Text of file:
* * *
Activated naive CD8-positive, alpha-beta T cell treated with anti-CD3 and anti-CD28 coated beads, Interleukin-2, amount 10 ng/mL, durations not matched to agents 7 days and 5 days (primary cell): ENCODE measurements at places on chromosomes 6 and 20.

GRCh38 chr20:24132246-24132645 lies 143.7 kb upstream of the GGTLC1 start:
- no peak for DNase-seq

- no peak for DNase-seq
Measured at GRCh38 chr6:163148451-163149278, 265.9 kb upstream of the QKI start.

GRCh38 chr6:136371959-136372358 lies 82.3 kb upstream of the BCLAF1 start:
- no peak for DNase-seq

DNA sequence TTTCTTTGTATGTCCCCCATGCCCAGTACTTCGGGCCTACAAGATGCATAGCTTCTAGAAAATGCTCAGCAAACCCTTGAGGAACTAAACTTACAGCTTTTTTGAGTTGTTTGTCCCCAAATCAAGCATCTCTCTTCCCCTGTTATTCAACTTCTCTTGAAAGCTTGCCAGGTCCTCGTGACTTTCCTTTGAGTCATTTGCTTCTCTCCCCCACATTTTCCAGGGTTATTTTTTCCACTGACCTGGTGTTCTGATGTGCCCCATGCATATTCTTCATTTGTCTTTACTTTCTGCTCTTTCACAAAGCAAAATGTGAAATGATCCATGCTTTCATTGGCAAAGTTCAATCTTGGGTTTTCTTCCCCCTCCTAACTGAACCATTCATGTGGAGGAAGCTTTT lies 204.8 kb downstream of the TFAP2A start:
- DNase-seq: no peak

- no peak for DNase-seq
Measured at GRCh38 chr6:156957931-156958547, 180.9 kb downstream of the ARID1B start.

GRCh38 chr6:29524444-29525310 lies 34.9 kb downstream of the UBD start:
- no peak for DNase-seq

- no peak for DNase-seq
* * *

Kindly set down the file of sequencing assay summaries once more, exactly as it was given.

Activated naive CD8-positive, alpha-beta T cell treated with anti-CD3 and anti-CD28 coated beads, Interleukin-2, amount 10 ng/mL, durations not matched to agents 7 days and 5 days (primary cell): ENCODE measurements at places on chromosomes 6 and 20.

GRCh38 chr20:24132246-24132645 lies 143.7 kb upstream of the GGTLC1 start:
- no peak for DNase-seq

- no peak for DNase-seq
Measured at GRCh38 chr6:163148451-163149278, 265.9 kb upstream of the QKI start.

GRCh38 chr6:136371959-136372358 lies 82.3 kb upstream of the BCLAF1 start:
- no peak for DNase-seq

DNA sequence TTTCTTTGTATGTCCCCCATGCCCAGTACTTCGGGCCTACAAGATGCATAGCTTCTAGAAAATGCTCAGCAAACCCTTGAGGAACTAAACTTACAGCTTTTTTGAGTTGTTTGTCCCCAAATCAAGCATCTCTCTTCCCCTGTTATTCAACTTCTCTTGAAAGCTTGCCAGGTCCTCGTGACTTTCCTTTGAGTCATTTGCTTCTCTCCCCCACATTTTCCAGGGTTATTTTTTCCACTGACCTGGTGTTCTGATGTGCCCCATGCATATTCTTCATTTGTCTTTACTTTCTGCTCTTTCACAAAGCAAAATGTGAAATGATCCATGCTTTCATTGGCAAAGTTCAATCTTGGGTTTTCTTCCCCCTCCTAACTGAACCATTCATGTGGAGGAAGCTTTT lies 204.8 kb downstream of the TFAP2A start:
- DNase-seq: no peak

- no peak for DNase-seq
Measured at GRCh38 chr6:156957931-156958547, 180.9 kb downstream of the ARID1B start.

GRCh38 chr6:29524444-29525310 lies 34.9 kb downstream of the UBD start:
- no peak for DNase-seq

- no peak for DNase-seq